KHALID BIN AHMED BIN MOHAMMED AL KHALIFA, Minister for Foreign Affairs of Bahrain, in his concluding observations reiterated that no one was being detained in Bahrain for exercising their right to freedom of expression and association. All such cases had been cleared of this charge and remaining cases were now criminal in nature. The Minister underlined that Bahrain had never lost momentum in the implementation of the recommendations by the Commission of Inquiry; the Cabinet was meeting several times a week to discuss the progress and way forward in their implementation. Bahrain was aware that further progress was needed concerning the prosecution of some members of the police force; it was dealing with the human rights situation, and was strongly committed to upholding universal human rights. Bahrain was undergoing change, was growing and developing and its Government was committed to look forward and not look back. Bahrain had accepted the visit by the United Nations Special Rapporteur and was now discussing the dates for the visit.
The Council then adopted the outcome of the Universal Periodic Review on Bahrain.
Consideration of Outcome of Universal Periodic Review on Ecuador
LUIS GALLEGOS CHIRIBOGA, Permanent Representative of Ecuador to the United Nations Office at Geneva, said that Ecuador was one of the few countries that had given an immediate response to recommendations during the Universal Periodic Review. Ecuador had received 67 grouped recommendations, of which it had accepted 64 and taken note of three. In other works, Ecuador had accepted 96 per cent of recommendations made and had demonstrated a genuine and transparent commitment to expanding and deepening its work on human rights. Ecuador had also assumed five additional voluntary commitments.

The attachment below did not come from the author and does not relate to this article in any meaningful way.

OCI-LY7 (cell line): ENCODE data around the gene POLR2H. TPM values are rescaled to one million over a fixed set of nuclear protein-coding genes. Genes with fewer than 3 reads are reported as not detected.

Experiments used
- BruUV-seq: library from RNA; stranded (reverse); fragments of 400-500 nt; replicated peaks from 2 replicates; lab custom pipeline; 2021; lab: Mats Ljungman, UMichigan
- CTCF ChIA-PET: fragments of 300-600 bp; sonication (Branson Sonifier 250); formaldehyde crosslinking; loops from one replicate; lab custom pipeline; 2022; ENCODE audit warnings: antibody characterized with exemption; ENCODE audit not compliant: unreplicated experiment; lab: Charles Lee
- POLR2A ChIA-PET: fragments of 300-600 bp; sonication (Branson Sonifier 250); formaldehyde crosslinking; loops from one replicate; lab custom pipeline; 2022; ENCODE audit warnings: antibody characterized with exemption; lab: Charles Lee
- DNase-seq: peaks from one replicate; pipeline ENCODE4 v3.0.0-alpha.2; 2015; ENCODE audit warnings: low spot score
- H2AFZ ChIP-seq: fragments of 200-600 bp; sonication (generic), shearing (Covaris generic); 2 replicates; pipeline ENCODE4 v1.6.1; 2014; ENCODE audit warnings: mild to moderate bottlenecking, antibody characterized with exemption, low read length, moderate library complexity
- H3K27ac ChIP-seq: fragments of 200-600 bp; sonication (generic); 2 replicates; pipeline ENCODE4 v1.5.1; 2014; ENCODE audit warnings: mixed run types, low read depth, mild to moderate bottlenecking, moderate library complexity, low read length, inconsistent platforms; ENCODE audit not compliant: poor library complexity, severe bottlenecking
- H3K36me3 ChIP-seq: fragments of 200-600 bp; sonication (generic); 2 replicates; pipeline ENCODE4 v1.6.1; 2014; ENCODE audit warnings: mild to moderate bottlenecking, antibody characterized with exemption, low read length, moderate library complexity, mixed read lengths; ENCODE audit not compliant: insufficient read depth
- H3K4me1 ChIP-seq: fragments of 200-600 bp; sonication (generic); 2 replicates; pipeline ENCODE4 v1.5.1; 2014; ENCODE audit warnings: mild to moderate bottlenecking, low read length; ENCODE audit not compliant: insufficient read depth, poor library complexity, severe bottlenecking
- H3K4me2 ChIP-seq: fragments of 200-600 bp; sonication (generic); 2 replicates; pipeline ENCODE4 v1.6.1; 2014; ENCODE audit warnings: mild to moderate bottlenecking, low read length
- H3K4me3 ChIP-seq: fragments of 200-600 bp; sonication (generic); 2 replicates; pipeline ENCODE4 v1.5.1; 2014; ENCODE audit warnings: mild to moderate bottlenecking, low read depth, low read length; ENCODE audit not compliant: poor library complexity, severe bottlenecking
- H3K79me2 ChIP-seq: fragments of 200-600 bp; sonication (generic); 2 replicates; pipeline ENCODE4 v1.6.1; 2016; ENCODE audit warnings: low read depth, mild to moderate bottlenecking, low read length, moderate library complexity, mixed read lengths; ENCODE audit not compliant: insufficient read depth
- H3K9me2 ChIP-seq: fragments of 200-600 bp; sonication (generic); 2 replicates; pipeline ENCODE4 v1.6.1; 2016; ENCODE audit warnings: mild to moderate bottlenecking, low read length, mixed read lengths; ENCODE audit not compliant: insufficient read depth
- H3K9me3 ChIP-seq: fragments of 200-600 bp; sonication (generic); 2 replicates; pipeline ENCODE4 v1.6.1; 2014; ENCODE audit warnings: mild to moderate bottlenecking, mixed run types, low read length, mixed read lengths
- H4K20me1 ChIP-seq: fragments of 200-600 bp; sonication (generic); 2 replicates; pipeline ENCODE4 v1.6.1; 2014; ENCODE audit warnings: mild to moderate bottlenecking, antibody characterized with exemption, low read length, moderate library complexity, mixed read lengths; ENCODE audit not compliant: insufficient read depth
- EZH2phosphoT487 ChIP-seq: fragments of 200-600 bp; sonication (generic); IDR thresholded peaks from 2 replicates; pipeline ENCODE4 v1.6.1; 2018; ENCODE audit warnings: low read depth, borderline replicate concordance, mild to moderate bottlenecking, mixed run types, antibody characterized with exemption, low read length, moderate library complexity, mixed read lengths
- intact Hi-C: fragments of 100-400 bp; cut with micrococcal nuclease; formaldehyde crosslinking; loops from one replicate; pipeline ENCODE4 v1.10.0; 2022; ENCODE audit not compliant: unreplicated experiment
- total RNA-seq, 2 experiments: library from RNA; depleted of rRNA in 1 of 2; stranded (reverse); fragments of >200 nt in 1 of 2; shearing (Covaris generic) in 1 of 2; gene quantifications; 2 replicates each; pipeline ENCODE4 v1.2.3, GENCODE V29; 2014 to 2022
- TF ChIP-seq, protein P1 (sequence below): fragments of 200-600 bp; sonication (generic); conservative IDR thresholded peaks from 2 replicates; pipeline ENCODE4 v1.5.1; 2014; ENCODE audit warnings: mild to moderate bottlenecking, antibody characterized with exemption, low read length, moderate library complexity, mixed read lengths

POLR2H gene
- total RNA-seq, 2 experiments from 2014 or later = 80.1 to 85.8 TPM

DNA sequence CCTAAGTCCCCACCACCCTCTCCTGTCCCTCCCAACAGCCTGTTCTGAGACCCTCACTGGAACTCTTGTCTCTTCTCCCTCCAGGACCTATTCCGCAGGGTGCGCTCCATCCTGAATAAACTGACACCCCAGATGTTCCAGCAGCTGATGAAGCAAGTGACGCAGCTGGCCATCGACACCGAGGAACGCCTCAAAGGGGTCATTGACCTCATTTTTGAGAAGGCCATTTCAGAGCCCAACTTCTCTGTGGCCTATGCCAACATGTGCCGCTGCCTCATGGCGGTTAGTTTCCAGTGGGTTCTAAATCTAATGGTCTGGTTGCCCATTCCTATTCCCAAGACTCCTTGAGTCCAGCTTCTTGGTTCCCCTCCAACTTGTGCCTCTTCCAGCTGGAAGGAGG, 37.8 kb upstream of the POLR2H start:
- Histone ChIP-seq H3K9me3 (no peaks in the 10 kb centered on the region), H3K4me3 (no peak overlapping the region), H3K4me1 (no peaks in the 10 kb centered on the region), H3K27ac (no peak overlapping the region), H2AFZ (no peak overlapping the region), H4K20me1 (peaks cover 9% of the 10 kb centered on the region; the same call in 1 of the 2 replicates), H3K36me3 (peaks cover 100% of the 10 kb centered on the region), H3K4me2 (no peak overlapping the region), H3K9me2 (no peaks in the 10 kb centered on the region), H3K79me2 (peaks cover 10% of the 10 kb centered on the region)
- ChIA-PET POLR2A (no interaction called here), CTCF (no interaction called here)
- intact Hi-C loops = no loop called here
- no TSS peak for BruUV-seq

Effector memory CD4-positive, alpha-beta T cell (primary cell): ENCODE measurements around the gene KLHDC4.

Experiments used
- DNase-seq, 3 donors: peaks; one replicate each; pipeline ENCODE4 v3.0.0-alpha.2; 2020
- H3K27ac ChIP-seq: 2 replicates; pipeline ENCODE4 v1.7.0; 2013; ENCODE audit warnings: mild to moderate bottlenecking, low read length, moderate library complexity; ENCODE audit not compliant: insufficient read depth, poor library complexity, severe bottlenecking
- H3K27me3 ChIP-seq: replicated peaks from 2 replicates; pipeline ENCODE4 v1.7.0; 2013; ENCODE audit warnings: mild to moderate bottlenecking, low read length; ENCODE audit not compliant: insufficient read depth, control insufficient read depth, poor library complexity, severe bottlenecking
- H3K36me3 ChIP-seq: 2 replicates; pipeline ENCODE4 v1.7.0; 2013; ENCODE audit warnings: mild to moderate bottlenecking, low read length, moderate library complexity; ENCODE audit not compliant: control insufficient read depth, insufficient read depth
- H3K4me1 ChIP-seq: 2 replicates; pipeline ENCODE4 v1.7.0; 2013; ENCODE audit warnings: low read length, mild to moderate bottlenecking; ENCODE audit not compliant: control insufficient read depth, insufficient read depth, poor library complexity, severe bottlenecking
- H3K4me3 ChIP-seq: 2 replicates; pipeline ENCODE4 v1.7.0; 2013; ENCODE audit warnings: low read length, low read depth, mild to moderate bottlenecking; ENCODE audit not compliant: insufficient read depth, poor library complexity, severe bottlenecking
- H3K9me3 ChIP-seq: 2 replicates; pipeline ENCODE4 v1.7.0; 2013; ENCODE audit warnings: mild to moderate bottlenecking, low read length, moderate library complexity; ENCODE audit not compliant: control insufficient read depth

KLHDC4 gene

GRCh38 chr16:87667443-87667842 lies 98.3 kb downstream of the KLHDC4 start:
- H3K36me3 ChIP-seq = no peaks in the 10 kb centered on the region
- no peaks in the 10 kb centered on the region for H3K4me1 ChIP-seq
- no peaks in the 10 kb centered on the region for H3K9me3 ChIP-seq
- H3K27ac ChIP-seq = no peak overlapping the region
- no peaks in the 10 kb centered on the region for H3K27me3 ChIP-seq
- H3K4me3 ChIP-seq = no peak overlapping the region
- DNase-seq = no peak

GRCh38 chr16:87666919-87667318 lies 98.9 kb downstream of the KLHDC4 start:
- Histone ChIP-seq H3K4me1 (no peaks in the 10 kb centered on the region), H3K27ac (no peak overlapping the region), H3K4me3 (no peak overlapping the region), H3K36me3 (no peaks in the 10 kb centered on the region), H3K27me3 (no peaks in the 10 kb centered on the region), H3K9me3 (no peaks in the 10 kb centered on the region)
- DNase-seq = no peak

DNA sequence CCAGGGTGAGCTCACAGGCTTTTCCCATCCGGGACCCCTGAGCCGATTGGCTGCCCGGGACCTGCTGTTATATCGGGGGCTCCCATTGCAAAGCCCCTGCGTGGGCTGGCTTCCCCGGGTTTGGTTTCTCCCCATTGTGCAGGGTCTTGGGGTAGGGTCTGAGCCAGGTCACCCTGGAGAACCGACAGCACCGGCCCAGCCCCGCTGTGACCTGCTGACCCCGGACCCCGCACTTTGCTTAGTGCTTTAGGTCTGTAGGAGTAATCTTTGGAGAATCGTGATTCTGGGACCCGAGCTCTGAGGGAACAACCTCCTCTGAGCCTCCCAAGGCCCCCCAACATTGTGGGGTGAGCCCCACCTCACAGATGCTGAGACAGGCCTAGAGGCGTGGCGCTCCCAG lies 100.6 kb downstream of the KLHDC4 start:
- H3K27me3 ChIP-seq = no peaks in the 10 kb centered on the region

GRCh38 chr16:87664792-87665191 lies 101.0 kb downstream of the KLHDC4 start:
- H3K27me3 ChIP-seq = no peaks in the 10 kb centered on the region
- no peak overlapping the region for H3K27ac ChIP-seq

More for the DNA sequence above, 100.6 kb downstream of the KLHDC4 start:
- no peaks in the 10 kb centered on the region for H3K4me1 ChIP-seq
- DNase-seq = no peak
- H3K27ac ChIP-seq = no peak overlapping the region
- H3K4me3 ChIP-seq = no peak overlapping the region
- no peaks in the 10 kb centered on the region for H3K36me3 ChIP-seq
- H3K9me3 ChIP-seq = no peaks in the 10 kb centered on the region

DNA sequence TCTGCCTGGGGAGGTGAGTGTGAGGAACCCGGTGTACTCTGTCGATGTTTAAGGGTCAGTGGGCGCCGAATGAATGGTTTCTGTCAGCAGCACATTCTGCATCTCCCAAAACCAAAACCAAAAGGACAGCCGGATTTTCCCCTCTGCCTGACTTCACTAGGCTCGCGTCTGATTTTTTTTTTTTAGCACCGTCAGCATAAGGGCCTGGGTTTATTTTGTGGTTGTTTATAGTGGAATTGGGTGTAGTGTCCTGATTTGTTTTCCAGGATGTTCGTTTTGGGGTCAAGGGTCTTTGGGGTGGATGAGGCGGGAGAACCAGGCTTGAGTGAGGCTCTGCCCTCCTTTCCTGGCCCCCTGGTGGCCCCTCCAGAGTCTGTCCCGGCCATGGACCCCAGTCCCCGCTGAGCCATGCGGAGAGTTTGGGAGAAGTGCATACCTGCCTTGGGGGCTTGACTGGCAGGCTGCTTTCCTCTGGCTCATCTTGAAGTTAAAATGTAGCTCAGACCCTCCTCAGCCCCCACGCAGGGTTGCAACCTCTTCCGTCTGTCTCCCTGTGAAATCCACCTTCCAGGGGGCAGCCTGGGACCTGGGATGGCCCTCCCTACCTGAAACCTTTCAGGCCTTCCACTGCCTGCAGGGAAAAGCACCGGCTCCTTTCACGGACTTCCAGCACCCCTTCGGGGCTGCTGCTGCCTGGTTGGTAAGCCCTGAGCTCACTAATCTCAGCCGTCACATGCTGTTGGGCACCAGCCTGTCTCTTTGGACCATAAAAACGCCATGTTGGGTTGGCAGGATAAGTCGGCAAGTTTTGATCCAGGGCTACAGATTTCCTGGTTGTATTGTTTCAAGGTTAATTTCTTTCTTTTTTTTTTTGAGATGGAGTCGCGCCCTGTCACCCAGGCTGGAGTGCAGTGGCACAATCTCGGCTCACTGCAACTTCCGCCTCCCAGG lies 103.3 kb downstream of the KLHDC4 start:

Ecuador was a pioneer country in the rolling out of public policies on human rights which were now considered to be fundamental. Its constitution recognised the right to water as irrefutable and it was regulating its use to ensure it was accessible to all. Perhaps one of the most important legal achievements in the political process was the recognition of the right to nature, which should be fully respected. Ecuador had taken significant steps to ensure the vital right to food. Over the last five years it had boosted strategic programmes to ensure the right to food. On the right to education, education was obligatory up to secondary school level and free until the end of tertiary education. Ecuador had created an unprecedented public framework in favour of various social groups, such as disabled persons, whose care coverage had exceeded the international limits of Latin America and other continents. Since the end of May, Ecuador had taken concrete steps to institutionalise mechanisms for the monitoring of implementation of the recommendations and voluntary commitments of the Universal Periodic Review. Once the report was adopted, Ecuador planned to begin a comprehensive process of diffusion and socialization of the recommendations and commitments both with the public service and civil society.